Ashvasaprashvasa, Āśvāsapraśvāsa, Ashvasa-prashvasa: 1 definition


Ashvasaprashvasa means something in Hinduism, Sanskrit. If you want to know the exact meaning, history, etymology or English translation of this term then check out the descriptions on this page. Add your comment or reference to a book if you want to contribute to this summary article.

The Sanskrit term Āśvāsapraśvāsa can be transliterated into English as Asvasaprasvasa or Ashvasaprashvasa, using the IAST transliteration scheme (?).

Languages of India and abroad

Sanskrit dictionary

[«previous next»] — Ashvasaprashvasa in Sanskrit glossary
Source: Cologne Digital Sanskrit Dictionaries: Edgerton Buddhist Hybrid Sanskrit Dictionary

Āśvāsapraśvāsa (आश्वासप्रश्वास).—(Pali assāsa-passāsa), m. dual or pl., breath; usually used without clear indication of dif- ference between the two terms, like ānāpāna, q.v.: Lalitavistara 251.15—16 nāsikātaś cāśvāsapraśvāsāv uparuddhāv abhū- tāṃ; 252.3 °sā ūrdhvaṃ śiraḥkapālam upanighnanti sma; as separate words, 259.7 āśvāsaviprahīnaḥ praśvāsa- varjitu; Mahāvastu ii.124.10 (and ff.) mukhato nāsikāśrotrehi ca āśvāsapraśvāsā uparundhi (1 sg. aor.); Mahāvastu iii.179.19 °sehi tathāgataṃ upahanati; Śālistambasūtra 78.3, 17 kāyasyāśvāsapraśvā- sakṛtyaṃ; Sādhanamālā 61.19 °sādikam; the verb uśvasati, q.v., [Page110-b+ 71] corresponds to āśvāsa in Mahāvastu ii.208.3—4 āśvāsapraśvāsā uparuddhā…no pi uśvasati na praśvasati (the two verbs repeated twice in lines 8, 9), compare Lalitavistara 189.12 ucchvasantaṃ praśvasantam, rendered by Tibetan dbugs dbyuṅ zhiṅ rṅub breathing out and in, but in line 15 below praśvasantaḥ is rendered dbugs dbyuṅ, breathing out (implying that ucchvasantaṃ was understood as breathing in); ucchvāsa- praśvāso (sg.) also occurs, seemingly = āśvāsa-pra°, Śikṣāsamuccaya 42.5; in Sādhanamālā 146.17 ff. it is entirely certain that praśvāsa is understood as outbreathing and āśvāsa inbreath- ing, tadanu tan mithunaṃ praśvāsavāyurathārūḍhaṃ nāsikāvivareṇa niḥsṛtya…sattvānāṃ kāyavākcittāni vi- śodhya gṛhītvā ca punar āśvāsavāyum āruhya tenaiva pathā svahṛtkamalakarṇikāyāṃ praviśet; consistent with this is AMg. ussāsa (and relatives), which [Buddhist Hybrid Sanskrit] usage would clearly have associated with āśvāsa, and which according to [Ardha-Māgadhī Dictionary] means breathing in; Pali tradition is indeter- minate, see Vism i.272.1 which states that Vin. commentary defines assāsa as outgoing, passāsa as incoming breath, but that in Sutta comms. (Suttantaṭṭhakathāsu) the reverse is taught (the passage is misunderstood by [Pali Text Society’s Pali-English Dictionary] and Pe Maung Tin; uppaṭipāṭiyā = Prakrit upparivāḍi, inverted, transposed). Tibetan regularly āśvasati = dbugs brṅubs (or cognate) breathe in Mahāvyutpatti 1173, 1175, etc., praśvasati = dbugs phyuṅ (or cognate) breathe out Mahāvyutpatti 1174, 1176, etc.; it therefore supports Sādhanamālā 146.17 ff., and incidentally the equation of āśvāsa with āna and praśvāsa with apāna (see ānāpāna). How old this interpretation is remains uncertain, especially in view of the fact that in Pali the comms. differed; Buddhaghosa himself, in the Vism. passage cited, declines to arbitrate between the two opposing views. Whatever may have been the meaning of the two terms, it seems clear that the [compound] (like ānāpāna) was commonly used in the sense of breath, collectively and as a whole.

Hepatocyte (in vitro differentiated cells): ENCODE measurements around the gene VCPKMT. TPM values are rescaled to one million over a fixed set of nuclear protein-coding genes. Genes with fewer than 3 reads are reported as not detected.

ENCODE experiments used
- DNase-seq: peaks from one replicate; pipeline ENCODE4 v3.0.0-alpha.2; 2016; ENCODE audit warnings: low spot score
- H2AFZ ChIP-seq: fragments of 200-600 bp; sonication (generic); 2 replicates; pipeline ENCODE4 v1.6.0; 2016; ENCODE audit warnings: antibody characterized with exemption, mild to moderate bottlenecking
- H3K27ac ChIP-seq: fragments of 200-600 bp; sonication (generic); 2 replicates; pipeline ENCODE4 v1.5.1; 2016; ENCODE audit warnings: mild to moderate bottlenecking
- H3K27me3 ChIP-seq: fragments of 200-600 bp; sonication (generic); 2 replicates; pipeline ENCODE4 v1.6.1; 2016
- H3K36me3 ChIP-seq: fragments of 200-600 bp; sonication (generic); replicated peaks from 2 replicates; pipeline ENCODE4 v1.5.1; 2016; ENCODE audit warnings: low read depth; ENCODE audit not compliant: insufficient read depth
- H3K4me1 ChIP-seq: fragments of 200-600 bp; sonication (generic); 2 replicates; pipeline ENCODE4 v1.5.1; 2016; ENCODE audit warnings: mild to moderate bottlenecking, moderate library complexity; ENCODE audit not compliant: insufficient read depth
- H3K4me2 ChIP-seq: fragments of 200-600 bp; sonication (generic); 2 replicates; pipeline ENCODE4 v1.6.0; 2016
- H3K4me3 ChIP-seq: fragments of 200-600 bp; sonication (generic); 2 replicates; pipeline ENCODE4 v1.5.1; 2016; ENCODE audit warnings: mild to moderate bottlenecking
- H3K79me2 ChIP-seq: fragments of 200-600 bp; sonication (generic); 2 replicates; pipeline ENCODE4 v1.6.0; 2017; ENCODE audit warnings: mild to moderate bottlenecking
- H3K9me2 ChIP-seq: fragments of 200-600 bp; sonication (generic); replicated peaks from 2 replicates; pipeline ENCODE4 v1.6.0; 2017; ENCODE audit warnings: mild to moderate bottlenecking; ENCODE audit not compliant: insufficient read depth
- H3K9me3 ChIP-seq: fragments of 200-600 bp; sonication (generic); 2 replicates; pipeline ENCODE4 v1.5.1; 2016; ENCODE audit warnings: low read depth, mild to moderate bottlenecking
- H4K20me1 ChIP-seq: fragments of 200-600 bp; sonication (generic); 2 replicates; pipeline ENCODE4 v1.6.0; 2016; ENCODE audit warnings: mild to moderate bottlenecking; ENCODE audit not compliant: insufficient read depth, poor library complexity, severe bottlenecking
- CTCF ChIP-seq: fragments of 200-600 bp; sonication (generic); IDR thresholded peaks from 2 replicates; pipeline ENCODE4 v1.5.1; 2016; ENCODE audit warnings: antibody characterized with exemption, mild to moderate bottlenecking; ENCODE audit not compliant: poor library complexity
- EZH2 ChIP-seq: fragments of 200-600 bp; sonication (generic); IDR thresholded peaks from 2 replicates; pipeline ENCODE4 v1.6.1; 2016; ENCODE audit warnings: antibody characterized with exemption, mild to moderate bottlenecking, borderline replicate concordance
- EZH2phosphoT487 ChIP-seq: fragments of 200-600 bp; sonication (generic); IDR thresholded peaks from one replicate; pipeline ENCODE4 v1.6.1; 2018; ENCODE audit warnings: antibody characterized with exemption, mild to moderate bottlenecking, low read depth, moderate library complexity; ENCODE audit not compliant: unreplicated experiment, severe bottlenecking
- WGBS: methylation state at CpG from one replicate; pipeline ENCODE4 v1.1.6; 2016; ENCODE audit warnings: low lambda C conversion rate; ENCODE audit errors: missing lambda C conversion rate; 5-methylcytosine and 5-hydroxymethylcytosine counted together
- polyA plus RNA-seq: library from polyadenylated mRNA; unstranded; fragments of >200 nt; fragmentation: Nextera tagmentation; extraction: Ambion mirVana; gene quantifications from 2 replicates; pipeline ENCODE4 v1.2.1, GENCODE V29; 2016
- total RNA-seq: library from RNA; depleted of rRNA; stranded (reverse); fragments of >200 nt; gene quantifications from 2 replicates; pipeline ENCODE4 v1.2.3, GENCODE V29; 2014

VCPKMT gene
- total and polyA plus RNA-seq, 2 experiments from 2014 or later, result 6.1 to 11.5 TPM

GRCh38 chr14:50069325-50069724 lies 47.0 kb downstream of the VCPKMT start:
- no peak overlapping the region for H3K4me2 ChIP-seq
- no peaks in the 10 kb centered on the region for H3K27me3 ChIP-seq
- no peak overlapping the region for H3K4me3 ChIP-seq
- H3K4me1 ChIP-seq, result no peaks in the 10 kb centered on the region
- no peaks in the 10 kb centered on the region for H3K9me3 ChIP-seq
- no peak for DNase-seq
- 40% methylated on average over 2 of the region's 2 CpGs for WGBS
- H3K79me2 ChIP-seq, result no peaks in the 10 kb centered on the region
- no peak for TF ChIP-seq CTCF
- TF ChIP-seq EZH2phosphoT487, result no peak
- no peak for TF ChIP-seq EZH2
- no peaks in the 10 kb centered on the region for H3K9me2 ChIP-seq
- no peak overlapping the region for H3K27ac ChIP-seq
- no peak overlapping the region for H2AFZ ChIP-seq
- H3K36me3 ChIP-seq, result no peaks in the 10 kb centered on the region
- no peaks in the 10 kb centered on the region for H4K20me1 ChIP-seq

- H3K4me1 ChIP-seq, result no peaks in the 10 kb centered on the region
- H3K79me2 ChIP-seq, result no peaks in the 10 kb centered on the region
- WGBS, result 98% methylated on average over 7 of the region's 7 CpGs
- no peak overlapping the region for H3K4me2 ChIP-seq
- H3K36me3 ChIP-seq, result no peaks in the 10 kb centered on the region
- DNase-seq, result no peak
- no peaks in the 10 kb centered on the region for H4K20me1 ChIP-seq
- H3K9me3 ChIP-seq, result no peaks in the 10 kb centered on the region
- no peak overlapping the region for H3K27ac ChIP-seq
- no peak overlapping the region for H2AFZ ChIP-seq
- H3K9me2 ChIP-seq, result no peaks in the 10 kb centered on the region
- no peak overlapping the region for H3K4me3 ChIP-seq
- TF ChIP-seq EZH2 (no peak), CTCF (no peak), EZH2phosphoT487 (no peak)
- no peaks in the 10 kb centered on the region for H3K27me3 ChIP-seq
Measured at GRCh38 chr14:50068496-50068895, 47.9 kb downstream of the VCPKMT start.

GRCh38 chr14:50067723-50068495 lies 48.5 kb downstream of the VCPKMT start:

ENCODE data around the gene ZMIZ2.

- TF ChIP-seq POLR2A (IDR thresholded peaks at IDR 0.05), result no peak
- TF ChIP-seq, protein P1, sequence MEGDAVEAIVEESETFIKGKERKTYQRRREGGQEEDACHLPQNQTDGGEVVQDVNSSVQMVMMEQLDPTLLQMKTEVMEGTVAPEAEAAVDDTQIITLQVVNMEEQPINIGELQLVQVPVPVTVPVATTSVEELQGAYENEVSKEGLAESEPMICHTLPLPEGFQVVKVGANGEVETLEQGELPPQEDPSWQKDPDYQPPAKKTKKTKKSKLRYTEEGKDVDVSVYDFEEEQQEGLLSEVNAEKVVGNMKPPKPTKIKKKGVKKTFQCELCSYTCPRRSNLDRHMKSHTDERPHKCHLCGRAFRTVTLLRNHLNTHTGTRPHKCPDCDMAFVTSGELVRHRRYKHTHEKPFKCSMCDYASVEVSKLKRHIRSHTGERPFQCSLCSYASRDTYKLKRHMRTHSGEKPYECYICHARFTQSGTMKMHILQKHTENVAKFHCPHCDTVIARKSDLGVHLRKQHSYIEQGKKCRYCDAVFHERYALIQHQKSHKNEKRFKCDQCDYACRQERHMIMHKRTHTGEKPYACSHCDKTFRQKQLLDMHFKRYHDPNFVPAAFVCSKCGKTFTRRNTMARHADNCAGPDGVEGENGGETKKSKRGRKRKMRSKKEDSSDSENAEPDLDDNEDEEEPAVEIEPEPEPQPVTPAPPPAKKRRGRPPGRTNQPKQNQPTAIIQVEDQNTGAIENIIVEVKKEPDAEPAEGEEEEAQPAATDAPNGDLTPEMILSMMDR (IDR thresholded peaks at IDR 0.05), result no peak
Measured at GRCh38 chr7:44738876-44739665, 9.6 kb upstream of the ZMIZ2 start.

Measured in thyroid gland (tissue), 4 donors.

context information

Sanskrit, also spelled संस्कृतम् (saṃskṛtam), is an ancient language of India commonly seen as the grandmother of the Indo-European language family (even English!). Closely allied with Prakrit and Pali, Sanskrit is more exhaustive in both grammar and terms and has the most extensive collection of literature in the world, greatly surpassing its sister-languages Greek and Latin.

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